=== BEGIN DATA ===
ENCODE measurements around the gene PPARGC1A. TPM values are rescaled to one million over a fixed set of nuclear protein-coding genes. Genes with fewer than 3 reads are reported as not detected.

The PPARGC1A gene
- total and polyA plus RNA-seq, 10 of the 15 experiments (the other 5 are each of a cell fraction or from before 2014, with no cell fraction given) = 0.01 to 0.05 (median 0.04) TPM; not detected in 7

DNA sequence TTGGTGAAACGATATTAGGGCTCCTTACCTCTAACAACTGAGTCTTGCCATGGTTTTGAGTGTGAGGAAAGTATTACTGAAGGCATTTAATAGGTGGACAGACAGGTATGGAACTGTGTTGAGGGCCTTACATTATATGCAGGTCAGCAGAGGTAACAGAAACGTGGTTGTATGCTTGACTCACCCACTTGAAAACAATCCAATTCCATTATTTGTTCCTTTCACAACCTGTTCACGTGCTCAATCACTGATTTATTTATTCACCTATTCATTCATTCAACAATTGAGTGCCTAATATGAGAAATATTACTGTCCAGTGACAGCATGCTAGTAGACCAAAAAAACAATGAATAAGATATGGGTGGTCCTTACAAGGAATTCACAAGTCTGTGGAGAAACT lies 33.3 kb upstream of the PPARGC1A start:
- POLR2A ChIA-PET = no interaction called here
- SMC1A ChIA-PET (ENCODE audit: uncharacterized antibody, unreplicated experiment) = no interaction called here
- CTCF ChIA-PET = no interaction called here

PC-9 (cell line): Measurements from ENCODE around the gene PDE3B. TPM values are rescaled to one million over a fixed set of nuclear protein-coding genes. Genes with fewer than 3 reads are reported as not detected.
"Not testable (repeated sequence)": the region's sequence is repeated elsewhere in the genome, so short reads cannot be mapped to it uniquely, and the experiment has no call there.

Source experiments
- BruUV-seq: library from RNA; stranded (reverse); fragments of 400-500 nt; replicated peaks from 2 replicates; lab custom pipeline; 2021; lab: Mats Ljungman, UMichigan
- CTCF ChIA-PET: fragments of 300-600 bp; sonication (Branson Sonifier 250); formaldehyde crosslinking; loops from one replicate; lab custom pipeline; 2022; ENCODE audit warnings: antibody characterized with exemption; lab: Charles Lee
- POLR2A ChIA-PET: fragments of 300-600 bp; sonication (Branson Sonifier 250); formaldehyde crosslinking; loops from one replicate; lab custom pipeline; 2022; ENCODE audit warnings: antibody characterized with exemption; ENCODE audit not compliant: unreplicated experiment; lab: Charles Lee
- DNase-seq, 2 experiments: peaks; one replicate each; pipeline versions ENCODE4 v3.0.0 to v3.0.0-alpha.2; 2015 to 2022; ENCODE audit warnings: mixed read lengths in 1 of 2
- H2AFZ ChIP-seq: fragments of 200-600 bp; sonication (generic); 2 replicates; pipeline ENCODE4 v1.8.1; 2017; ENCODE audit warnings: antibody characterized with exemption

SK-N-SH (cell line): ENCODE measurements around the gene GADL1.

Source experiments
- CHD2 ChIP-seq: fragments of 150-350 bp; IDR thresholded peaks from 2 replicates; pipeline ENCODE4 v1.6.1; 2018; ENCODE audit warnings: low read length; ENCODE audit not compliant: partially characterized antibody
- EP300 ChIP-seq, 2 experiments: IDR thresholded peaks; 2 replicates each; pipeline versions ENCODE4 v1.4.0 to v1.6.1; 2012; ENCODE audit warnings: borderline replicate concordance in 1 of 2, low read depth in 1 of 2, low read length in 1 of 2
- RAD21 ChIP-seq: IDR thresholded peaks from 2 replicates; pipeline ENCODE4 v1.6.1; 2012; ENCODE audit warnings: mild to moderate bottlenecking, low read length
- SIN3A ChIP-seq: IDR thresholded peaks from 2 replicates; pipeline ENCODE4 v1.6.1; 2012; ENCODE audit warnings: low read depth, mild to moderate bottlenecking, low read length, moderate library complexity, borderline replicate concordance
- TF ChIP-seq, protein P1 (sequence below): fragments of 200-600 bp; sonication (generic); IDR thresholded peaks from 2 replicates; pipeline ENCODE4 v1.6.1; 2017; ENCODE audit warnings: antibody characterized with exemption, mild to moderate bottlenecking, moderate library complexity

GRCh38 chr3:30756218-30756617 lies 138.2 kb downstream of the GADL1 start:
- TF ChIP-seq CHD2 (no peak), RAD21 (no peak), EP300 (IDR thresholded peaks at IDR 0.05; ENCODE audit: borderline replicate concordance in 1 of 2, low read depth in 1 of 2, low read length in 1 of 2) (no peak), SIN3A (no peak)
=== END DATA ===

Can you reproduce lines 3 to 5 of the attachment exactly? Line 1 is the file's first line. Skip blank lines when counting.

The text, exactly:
- total and polyA plus RNA-seq, 10 of the 15 experiments (the other 5 are each of a cell fraction or from before 2014, with no cell fraction given) = 0.01 to 0.05 (median 0.04) TPM; not detected in 7

DNA sequence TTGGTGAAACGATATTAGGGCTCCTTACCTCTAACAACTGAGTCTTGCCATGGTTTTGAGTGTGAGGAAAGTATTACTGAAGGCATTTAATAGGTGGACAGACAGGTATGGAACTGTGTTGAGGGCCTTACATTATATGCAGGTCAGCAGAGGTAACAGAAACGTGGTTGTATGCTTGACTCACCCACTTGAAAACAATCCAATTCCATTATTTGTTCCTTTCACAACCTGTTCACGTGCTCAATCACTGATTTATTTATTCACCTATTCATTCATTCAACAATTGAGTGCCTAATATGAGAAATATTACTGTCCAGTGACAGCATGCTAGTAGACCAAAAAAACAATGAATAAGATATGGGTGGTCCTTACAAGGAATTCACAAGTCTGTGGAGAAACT lies 33.3 kb upstream of the PPARGC1A start:
- POLR2A ChIA-PET = no interaction called here